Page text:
By Jason Theodorou
Consumer price inflation slowed in July, but has remained far above the government's 2% target — forcing the Bank of England to publish a third open letter in 2010, to explain why inflation remains above its target.
The Office for National Statistics reported on Tuesday that the consumer price index rose by 3.1% in the year to July, down from 3.2% in June. This represents the lowest rate since February, but represents the eighth month that it has gone beyond the Bank's 2% target.
Bank of England Governor Mervyn King is expected to blame one-time factors, including a rise in sales tax for January. He has repeated the central bank's forecast that the inflation rate will fall below target within two years in his letter to Treasury chief George Osborne.
Andrew Goodwin, senior economic advisor to the Ernst & Young Item Club consultancy, said: 'The Governor will not be able to play down these figures.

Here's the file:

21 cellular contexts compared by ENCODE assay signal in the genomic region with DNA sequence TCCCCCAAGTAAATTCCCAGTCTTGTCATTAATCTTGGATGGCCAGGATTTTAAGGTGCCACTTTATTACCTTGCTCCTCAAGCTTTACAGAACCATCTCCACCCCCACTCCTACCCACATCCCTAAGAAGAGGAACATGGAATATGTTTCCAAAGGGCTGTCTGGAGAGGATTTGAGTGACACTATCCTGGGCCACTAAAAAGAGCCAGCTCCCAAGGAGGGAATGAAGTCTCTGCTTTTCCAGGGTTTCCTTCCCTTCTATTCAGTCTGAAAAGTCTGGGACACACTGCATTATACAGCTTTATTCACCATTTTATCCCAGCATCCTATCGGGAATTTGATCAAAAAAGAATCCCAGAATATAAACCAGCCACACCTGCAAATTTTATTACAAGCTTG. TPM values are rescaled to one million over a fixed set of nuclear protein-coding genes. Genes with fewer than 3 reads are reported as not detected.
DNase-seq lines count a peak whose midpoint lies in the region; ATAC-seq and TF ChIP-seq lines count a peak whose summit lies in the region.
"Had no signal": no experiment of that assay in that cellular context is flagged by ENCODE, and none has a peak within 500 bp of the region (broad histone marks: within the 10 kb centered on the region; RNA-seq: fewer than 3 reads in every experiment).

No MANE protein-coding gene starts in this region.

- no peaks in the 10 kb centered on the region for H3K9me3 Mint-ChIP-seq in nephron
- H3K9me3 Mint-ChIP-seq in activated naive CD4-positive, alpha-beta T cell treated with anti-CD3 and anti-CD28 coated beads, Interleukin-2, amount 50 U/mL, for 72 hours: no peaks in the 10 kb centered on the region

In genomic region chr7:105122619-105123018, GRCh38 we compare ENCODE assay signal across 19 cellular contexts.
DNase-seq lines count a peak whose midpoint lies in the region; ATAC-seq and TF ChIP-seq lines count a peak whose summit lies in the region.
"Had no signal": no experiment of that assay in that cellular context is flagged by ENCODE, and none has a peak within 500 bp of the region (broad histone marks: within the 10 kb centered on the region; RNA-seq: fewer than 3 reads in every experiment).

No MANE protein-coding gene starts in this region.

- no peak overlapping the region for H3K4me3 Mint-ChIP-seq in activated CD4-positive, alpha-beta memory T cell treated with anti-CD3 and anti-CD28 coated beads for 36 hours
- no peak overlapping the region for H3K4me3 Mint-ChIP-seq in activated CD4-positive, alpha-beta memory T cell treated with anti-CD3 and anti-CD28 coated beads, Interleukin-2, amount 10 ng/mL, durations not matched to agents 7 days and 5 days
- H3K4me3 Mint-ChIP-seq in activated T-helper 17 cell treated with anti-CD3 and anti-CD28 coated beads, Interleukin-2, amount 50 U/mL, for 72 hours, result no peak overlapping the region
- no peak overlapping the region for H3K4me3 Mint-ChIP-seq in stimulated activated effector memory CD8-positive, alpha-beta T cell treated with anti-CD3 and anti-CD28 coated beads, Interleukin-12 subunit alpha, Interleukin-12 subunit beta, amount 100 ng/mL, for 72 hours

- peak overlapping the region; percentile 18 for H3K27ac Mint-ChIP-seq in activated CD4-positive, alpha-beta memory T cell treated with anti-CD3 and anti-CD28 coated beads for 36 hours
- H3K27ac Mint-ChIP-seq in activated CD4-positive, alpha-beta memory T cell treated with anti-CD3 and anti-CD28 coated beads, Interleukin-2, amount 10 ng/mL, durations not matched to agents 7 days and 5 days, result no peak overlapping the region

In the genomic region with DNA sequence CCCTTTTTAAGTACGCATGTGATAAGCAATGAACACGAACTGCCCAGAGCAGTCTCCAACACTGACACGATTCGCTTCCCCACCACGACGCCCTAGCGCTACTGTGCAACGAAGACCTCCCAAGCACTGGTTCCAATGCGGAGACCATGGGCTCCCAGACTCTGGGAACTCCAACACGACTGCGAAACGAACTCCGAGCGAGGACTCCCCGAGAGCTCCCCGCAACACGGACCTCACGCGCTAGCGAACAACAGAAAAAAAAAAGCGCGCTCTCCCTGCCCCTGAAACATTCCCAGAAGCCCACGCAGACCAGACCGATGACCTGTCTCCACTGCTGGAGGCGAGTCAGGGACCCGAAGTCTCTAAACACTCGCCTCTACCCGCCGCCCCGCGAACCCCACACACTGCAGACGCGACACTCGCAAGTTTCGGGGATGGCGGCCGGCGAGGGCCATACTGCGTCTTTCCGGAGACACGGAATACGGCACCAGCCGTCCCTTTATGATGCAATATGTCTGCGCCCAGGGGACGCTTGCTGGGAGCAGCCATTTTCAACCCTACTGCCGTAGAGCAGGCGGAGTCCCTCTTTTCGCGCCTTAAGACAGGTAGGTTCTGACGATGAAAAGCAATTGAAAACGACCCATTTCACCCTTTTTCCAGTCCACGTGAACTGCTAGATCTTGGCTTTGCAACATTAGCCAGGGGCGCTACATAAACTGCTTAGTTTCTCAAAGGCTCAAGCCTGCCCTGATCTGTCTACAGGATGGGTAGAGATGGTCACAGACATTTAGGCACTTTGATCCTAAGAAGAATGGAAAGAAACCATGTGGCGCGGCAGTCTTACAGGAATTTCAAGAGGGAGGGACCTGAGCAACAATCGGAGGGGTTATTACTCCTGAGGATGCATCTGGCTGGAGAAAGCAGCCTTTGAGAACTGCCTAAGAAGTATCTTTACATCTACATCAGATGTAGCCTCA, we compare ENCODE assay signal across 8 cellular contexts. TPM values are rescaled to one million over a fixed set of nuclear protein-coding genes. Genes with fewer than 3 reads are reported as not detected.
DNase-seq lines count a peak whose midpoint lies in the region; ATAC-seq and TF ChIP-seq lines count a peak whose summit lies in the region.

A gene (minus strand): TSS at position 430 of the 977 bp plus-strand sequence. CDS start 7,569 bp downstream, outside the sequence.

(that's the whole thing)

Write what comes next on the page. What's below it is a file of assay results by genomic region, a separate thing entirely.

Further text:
Were it not for January's VAT rise, inflation would most likely be below target'.
Under the Bank's direction, Governor Mervyn King will be required to write an open letter to the government when inflation rises 1% above, or below, target. He must then write a new letter, if inflation remains over one percentage point away from target in the following three months.
King is expected to write further letters this year, warning last week that inflation would remain above target until the end of 2011. King has previously written letters which blamed one-off factors for inflation remaining above target, including a January 1 rise in value-added tax, and a jump in oil prices.
The ONS said that the biggest impact on CPI inflation in July came from transport costs, including the prices of second-hand cars and fuel. Falling prices for petrol, clothing, footwear and furniture have helped to ease consumer price inflation, despite a 0.7% rise in food prices between the months of June and July.